We see federally it would be great if, during the FPT meetings, those things were really brought to bear. For example, you definitely know the different rules for how you operate in Quebec and Ontario, more than anywhere else, and that doesn't really make a lot of sense when you consider that most agriculture production is actually out west.

That would be a good initiative, at least at the senior level, because it's definitely at the working grassroots level, but they're not the ones who can change regulations or push through legislation. They're the ones who work with industry and do extension work.

5:15 p.m.

Liberal

Francis Drouin Liberal Glengarry—Prescott—Russell, ON

It's actually something we've been pushing for, and when we talk about harmonizing regulations, we're pushing this through NAFTA. I know the other side is not with environment, but environment impacts our industry here. We think it's important that you include it because time and time again we've heard from industry representatives that we're not harmonizing our regulations with the U.S. or with Mexico, and this is causing problems for a lot of your members. This is something that I truly believe is why we're pushing through NAFTA; but anyway, I'll get back to that later.

Tim, just on the egg production side, I want to touch on what Raj has touched on a little bit. There are a lot of health benefits, but unfortunately some who would call themselves scientists or would call that science—well, I'll just name them, Mercy for Animals—will say eating eggs is just as bad as smoking five cigarettes per day. Unfortunately, you have to counteract that. How do you counteract that as an industry? How are you looking at this, within the next five years, because obviously we know that we have a lot more urban Canadians who are not connected to agriculture, and who may use these so-called scientists, or will get their information online. How do you counter that information? What sort of strategy are you implementing? How should we, as a government, implement that in the national food policy?

5:15 p.m.

Chief Executive Officer, Egg Farmers of Canada

Tim Lambert

Those are good questions. I'll start, and Roger can comment as well.

We invest a lot in research, as I mentioned. One of the groups we're very much involved in is an organization that's U.S.-based. It's called the Egg Nutrition Center; we're partners in that. There's a team of experts. It's an actual doctor, Dr. Spence from southwestern Ontario, who makes this crazy claim. The best counter to that is objective, third party, and evidence-based. Yes, that would be a doctor, too, but you get a lot of other voices that will speak out against that. So when crazy things like that happen, we do tap into a group of third party experts who can speak.

The other thing we do a lot is our outreach to Canadian consumers through people like Roger, directly through the farmers. We get tired and frustrated, and that's one example, among others, of misinformation about food production, about egg production. So it wasn't designed to sell more eggs; it was designed to have people like Roger talk about animal welfare, talk about food safety, talk about what he does on his farms. It's interesting that, when we started to put their faces in front of the product, it really resonated with consumers. Farmers are highly trusted, as you know, and lo and behold, not only did it improve public trust, but it actually sold a lot more eggs.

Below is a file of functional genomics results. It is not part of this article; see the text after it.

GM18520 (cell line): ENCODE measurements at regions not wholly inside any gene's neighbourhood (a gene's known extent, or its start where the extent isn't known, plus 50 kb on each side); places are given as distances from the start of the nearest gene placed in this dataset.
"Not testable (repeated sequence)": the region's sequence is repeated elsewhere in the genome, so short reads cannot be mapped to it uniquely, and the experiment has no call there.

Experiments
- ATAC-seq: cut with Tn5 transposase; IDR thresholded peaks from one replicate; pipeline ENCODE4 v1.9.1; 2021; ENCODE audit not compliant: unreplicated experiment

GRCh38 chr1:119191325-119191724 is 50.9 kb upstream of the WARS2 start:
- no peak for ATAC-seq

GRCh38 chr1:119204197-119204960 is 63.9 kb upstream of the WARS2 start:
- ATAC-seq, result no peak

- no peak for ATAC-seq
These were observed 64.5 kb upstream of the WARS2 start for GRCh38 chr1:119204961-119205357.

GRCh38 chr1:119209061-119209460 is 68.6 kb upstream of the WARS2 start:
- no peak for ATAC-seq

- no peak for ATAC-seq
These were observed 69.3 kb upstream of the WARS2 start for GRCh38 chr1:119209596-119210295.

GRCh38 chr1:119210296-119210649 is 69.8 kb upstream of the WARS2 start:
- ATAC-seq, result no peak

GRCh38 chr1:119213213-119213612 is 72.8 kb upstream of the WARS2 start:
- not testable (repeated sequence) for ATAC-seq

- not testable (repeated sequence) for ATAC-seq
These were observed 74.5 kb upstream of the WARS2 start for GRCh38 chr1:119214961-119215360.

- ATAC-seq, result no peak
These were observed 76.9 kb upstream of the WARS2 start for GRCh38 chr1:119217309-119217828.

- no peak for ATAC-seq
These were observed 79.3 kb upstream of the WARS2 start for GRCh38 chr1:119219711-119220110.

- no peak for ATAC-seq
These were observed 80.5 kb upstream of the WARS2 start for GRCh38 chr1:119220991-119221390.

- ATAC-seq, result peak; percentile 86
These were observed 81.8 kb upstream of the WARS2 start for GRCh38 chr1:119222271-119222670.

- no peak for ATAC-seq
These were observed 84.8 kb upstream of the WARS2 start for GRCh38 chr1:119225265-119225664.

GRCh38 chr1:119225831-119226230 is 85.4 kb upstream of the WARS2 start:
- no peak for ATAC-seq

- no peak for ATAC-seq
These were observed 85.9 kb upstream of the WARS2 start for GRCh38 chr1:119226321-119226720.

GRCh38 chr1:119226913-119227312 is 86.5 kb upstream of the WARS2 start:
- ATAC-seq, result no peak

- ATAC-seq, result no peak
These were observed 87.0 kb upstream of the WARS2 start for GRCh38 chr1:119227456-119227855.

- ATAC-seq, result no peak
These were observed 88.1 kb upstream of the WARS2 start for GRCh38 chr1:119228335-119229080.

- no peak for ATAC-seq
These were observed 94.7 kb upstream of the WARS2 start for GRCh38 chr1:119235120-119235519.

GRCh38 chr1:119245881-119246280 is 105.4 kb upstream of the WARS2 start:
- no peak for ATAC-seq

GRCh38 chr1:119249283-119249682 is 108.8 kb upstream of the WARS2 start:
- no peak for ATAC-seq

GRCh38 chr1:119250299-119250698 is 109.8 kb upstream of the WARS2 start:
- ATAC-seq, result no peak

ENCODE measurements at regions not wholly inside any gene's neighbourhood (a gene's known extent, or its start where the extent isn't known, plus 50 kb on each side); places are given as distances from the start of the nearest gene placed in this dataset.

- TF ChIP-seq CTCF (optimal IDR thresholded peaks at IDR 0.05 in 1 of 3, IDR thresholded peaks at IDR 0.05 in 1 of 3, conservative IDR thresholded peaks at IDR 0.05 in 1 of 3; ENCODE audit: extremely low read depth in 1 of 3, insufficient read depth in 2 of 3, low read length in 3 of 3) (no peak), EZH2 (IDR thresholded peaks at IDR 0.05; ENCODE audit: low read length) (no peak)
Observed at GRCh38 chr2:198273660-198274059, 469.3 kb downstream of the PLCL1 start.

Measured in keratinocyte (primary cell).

The good science, third party experts, and the faces and voices of our farmers, are probably a three-pillar combination around countering misinformation and bad information.

5:15 p.m.

Executive Director, Canadian Seed Trade Association

Dave Carey

I'd like to add really quickly, I think you're starting to see a push-back on social media from people who are recognized as experts who are pushing back against bad science. That's happened very organically.

If we, as an association and our members tried to do that, it wouldn't be as effective. Now, you have guys like Bill Nye, the science guy, and Neil DeGrasse Tyson, who are slamming bad science on Twitter, and I think that's gone a long way toward pushing some of that....

There was Teh Food Bae for a while who is very widely discredited now, but was really altering people's buying habits. Now, when you have internationally recognized scientists, who have become celebrities in their own right, taking on the mantle of stopping bad science that.... Some of the larger multinationals are giving their staff the ability to interact online and tell them to have those conversations.

I'm hoping they're seeing a wave of people who now want to know that the information they're getting is accurate and not just accepting what they hear, because they're the so-called experts.

5:20 p.m.

Liberal

Francis Drouin Liberal Glengarry—Prescott—Russell, ON

Just quickly, you mentioned non-GMO wheats, which makes me laugh because I still see some companies out there advertising this. What do you think, should the government play a role in this or should it not or should it let industry market the way it wants to?

5:20 p.m.

Executive Director, Canadian Seed Trade Association

Dave Carey

If you get into the labelling thing, it's a slippery slope for how far you can get down into it. I think it's about education. I generally don't believe you should be able to label something that's....

5:20 p.m.

Liberal

The Chair Liberal Pat Finnigan

Thank you, Mr. Drouin.

Ms. Boucher, you're up for six minutes.